APPELLATE COURT OF ILLINOIS, FIRST DISTRICT, THIRD DIVISION
513 N.E.2d 1069, 160 Ill. App. 3d 1059, 112 Ill. Dec. 460 1987.IL.1312
Appeal from the Circuit Court of Cook County; the Hon. Edwin A. Berman, Judge, presiding.
PRESIDING JUSTICE McNAMARA delivered the opinion of the court. WHITE and FREEMAN, JJ., concur.
DECISION OF THE COURT DELIVERED BY THE HONORABLE JUDGE MCNAMARA
Plaintiffs Joseph Schmitt and Anthony Carlin appeal from the trial court's denial of their motion for voluntary dismissal and the granting of defendants' motion for summary judgment. On appeal, plaintiffs claim that they have an absolute right to a voluntary dismissal without prejudice prior to trial or hearing pursuant to section 2-1009(a) of the Code of Civil Procedure (Ill. Rev. Stat. 1985, ch. 110, par. 2-1009(a)).
Plaintiffs filed this action on June 15, 1979, against defendants, Motorola Inc. (Motorola), Motorola Communications and Electronics, Inc. (Motorola Communications), and Industrial Electronics Service Company (Industrial Electronics), for personal injuries suffered as a result of using certain electronic communications equipment which was sold by defendants in an allegedly defective and unreasonably dangerous condition. On April 7, 1982, Motorola filed a counterclaim to recover the cost that plaintiffs agreed to pay for the equipment in question.
On January 21, 1982, the court directed plaintiffs to disclose any expert witnesses. Plaintiffs admitted that they had no such experts in a March 10, 1982, pretrial conference. On April 22, 1982, a court ordered plaintiffs to disclose an expert witness on or before July 22, 1982, or be barred from offering evidence as to causation at trial. Plaintiffs failed to disclose an expert by July 22, 1982.
On January 16, 1985, defendants Motorola and Motorola Communications sent supplemental interrogatories regarding plaintiffs' expert pursuant to Supreme Court Rule 220. When plaintiffs failed to respond, defendants filed a motion to bar plaintiffs from calling expert witnesses at trial. Plaintiffs were granted 60 days within which to name an expert. On June 13, 1986, plaintiffs were granted an additional 30 days within which to disclose an expert witness.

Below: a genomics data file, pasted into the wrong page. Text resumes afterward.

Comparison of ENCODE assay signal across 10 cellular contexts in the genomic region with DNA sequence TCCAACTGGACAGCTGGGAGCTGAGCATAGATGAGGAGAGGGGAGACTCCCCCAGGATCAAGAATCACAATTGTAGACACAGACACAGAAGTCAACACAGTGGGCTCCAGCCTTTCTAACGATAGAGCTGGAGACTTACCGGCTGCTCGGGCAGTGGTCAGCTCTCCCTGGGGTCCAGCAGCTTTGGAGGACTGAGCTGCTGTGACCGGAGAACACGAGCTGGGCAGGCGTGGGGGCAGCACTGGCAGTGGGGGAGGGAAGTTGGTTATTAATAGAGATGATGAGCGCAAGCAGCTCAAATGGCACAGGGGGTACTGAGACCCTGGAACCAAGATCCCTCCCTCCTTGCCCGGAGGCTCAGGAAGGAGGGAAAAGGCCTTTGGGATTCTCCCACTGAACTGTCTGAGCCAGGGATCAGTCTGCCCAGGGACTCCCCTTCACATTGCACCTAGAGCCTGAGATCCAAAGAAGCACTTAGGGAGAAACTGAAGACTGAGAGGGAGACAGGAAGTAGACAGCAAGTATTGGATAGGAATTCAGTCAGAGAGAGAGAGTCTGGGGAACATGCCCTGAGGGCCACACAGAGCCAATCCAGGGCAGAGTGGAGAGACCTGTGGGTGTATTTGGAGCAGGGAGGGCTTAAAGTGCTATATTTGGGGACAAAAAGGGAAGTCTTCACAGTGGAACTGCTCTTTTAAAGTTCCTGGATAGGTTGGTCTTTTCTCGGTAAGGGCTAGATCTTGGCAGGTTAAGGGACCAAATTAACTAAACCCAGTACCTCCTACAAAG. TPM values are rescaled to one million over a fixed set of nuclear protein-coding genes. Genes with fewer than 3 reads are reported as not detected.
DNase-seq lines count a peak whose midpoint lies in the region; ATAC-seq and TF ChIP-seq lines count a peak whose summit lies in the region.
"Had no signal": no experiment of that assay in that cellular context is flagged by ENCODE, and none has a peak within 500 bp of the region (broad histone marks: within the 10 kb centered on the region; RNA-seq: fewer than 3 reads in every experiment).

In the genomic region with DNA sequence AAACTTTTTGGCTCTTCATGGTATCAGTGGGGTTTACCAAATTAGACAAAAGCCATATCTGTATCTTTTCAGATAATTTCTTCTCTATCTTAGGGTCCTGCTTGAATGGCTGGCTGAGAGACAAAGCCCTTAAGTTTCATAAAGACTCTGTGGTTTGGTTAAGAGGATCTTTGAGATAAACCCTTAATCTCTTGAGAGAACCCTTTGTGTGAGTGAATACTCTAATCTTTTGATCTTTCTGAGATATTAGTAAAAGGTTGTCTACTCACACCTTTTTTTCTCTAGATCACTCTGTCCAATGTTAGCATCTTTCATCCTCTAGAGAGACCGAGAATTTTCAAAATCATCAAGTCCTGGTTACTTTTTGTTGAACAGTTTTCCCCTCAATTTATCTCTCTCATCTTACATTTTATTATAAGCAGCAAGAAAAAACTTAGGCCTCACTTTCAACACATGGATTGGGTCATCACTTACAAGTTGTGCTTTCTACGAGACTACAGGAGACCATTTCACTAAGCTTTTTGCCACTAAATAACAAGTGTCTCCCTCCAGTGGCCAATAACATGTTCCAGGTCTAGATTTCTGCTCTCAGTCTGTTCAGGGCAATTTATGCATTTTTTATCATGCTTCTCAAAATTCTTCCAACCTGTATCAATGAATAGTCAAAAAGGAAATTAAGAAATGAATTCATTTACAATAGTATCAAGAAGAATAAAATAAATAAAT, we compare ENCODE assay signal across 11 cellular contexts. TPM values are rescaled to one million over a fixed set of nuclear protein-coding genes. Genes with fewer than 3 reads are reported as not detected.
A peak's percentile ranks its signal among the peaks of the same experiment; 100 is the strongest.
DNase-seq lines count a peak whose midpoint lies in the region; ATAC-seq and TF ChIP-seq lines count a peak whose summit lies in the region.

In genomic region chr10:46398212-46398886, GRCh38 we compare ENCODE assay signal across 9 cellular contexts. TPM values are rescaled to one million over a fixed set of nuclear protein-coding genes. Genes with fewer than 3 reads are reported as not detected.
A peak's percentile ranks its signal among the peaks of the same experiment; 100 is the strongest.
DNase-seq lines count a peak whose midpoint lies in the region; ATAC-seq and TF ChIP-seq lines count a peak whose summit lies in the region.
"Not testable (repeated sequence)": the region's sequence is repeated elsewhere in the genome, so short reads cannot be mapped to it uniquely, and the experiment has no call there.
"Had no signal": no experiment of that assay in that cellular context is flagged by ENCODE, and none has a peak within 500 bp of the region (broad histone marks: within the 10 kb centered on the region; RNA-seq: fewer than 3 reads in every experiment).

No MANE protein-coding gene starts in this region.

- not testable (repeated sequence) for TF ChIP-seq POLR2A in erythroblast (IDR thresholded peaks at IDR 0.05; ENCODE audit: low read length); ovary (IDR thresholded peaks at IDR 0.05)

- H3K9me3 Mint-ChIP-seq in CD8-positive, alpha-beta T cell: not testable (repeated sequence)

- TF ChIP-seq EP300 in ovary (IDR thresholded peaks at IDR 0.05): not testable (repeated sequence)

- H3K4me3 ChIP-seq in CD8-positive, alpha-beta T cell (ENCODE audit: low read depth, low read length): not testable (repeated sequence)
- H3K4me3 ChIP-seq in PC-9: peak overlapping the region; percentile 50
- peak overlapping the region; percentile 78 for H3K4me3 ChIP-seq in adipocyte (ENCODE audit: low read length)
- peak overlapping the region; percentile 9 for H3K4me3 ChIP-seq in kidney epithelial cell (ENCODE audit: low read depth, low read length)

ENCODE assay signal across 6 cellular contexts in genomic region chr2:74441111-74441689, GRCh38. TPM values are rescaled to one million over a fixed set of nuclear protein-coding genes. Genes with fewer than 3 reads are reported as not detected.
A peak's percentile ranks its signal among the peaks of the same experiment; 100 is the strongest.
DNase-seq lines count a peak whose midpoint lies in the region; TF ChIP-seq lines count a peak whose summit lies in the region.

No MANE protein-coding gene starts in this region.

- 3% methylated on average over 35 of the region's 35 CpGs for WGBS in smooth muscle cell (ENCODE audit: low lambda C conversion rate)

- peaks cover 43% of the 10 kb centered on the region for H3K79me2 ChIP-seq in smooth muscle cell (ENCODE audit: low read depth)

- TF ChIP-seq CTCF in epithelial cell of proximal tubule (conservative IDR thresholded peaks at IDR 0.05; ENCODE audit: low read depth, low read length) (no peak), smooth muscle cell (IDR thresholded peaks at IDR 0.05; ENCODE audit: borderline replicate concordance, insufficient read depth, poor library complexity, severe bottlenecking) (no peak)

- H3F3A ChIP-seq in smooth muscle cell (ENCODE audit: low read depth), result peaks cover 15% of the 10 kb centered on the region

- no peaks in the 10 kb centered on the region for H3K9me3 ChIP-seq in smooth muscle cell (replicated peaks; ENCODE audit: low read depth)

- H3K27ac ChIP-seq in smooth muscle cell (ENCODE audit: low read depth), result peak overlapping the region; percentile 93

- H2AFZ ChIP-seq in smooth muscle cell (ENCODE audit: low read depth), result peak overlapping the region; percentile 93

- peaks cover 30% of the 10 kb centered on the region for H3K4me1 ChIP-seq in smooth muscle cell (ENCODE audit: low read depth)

Plaintiffs failed to disclose an expert and on October 9, 1986, defendants presented motions for summary judgment. A hearing on these motions was scheduled for November 10, 1986. On November 6, 1986, plaintiffs filed a motion for voluntary dismissal without prejudice and presented it on November 10, prior to a hearing on defendants' motions for summary judgment. Plaintiffs' motion was denied. On December 18, 1986, the trial court, after reconsideration of plaintiffs' motion, again denied plaintiffs' motion for voluntary dismissal and granted summary judgment as to all defendants.
The Code of Civil Procedure, section 2-1009, allows a plaintiff to dismiss an action or any part thereof as to any defendant at any time before trial or hearing begins. However, after a counterclaim has been pleaded by a defendant, no dismissal may be had as to the defendant except by defendant's consent. (Ill. Rev. Stat. 1985, ch. 110, par. 2-1009.) Section 13-217 of the Code of Civil Procedure allows a plaintiff who has voluntarily dismissed the complaint to commence a new action within one year after the dismissal or within the remaining period of limitations, whichever is greater. Ill. Rev. Stat. 1985, ch. 110, par. 13-217.
Motorola filed a counterclaim against plaintiffs to recover the purchase cost plaintiffs agreed to pay for the equipment in question. In addition, Motorola has not consented to the voluntary dismissal and therefore section 2 -- 1009 prohibits a voluntary dismissal by plaintiffs as to this defendant. Accordingly, the trial court properly denied plaintiffs' motion for voluntary dismissal as to Motorola.
Remaining for our consideration is the propriety of the denial of the voluntary dismissal in relation to the two other defendants.
In denying plaintiffs' motion, the trial court expressly relied on O'Connell v. St. Francis Hospital (1986), 112 Ill. 2d 273, 492 N.E.2d 1322. In O'Connell, defendants filed a motion to dismiss the lawsuit for lack of diligent service of process pursuant to Supreme Court Rule 103(b). (107 Ill. 2d R. 103(b).) Plaintiff then voluntarily dismissed and refiled his action pursuant to sections 2 -- 1009 and 13 -- 217 of the Illinois Code of Civil Procedure. Defendants raised their motion to dismiss for lack of diligent service in the new suit, claiming that plaintiff's right to dismiss and refile acted to defeat Rule 103(b)'s effort to insure prompt service and the prompt administration of Justice. Our supreme court found that section 2 -- 1009 conflicted with Rule 103(b) and resolved the conflict by applying the constitutional principle of separation of powers and the constitutional power vested in the supreme court to promulgate procedural rules. Where the statute conflicts with a supreme court rule, the rule ...